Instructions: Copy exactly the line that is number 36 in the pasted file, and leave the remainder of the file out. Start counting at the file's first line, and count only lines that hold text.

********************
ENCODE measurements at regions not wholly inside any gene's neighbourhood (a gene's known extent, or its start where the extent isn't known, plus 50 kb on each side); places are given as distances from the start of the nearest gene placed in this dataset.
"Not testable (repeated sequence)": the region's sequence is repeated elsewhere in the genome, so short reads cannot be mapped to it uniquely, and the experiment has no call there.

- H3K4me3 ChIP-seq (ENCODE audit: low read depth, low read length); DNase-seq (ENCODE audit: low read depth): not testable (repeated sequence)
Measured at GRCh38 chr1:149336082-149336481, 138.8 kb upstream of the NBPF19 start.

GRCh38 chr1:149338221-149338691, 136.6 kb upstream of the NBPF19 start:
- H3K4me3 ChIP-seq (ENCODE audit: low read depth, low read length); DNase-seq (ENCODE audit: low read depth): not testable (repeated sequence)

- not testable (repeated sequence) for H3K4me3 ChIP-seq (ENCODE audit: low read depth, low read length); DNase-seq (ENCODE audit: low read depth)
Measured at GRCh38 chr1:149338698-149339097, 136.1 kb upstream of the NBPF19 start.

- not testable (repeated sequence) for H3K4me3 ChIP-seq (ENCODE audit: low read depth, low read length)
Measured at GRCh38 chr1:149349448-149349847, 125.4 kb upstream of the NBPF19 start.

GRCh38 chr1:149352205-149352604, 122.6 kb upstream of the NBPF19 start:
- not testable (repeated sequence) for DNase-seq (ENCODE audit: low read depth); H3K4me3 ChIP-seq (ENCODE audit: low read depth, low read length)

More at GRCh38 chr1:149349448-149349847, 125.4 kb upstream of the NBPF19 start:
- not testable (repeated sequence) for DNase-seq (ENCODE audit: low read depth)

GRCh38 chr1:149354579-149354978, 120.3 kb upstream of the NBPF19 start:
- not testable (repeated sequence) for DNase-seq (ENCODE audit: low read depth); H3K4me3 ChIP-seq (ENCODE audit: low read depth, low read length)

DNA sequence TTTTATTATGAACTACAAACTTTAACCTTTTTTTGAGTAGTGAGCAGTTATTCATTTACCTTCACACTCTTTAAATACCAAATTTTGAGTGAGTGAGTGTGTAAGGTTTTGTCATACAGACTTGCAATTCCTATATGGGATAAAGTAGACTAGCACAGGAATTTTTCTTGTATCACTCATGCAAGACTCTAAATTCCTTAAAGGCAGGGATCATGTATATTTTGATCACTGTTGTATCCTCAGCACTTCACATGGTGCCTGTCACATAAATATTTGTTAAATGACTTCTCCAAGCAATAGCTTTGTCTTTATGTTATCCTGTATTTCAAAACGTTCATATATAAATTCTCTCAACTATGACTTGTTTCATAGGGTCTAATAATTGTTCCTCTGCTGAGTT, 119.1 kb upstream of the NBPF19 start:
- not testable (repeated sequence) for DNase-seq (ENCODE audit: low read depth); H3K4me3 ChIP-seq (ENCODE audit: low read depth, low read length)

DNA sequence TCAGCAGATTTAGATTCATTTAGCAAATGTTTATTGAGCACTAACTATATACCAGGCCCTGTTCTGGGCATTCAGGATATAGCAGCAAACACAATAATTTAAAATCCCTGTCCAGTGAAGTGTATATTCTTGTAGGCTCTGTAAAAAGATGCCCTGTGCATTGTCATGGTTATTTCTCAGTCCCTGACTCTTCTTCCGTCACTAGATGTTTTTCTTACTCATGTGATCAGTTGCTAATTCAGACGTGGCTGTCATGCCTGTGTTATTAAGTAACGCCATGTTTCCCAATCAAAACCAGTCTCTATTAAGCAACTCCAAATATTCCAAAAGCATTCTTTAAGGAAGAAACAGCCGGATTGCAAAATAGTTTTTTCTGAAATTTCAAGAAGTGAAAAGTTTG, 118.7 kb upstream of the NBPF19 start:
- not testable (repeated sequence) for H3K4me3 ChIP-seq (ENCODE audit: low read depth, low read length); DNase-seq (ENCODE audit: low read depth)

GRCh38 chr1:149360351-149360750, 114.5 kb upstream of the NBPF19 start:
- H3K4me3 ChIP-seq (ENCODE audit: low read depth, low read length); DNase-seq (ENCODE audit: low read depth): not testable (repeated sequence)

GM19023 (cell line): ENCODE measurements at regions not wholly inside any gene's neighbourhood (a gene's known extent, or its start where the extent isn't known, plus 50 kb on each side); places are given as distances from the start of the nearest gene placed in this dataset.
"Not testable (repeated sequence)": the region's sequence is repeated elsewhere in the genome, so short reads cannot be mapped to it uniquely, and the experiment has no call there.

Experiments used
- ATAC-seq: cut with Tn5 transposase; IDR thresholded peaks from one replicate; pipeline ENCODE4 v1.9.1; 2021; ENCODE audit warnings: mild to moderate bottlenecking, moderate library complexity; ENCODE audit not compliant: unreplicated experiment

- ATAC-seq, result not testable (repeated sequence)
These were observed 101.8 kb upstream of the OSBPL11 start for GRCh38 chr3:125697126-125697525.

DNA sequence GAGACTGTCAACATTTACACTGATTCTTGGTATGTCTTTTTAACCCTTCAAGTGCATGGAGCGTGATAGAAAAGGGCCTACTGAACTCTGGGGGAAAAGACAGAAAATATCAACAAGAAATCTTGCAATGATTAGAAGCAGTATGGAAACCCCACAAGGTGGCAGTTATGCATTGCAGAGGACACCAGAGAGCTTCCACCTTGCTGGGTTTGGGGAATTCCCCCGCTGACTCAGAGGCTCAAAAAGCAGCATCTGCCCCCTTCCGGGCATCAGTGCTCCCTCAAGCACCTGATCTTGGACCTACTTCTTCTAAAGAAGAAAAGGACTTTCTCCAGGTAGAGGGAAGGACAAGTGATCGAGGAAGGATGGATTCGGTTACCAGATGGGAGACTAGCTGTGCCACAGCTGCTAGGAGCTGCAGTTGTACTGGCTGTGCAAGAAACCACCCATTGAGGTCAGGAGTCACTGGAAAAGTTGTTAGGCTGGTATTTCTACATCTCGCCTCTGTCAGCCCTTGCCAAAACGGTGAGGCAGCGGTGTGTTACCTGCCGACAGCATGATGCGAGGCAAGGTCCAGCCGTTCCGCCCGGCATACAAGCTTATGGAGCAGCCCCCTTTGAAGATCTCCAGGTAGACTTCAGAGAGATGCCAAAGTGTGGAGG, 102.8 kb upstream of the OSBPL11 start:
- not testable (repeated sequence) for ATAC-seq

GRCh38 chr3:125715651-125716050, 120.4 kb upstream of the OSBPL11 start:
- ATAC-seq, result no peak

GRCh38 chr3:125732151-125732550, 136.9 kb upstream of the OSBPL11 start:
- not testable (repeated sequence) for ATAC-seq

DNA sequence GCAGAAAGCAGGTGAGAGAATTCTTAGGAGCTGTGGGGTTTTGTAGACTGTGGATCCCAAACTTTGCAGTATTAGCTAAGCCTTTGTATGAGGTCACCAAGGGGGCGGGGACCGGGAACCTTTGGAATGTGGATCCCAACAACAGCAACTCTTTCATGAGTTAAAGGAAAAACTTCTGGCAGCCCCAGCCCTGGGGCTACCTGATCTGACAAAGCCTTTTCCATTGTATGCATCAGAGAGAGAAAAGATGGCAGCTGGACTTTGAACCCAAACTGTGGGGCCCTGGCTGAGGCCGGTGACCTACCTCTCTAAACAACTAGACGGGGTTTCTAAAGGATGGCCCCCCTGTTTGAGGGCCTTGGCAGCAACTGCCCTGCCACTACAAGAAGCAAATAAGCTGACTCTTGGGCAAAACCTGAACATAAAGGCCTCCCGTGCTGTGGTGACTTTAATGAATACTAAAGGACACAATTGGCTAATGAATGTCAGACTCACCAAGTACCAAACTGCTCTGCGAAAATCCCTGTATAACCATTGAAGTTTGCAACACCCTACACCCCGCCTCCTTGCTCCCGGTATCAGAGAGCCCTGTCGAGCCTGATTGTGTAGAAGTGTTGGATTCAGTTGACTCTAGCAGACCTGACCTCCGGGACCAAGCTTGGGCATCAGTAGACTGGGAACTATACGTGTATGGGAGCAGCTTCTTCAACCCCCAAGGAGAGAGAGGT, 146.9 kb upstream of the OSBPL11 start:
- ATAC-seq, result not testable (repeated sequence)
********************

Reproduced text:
- ATAC-seq, result not testable (repeated sequence)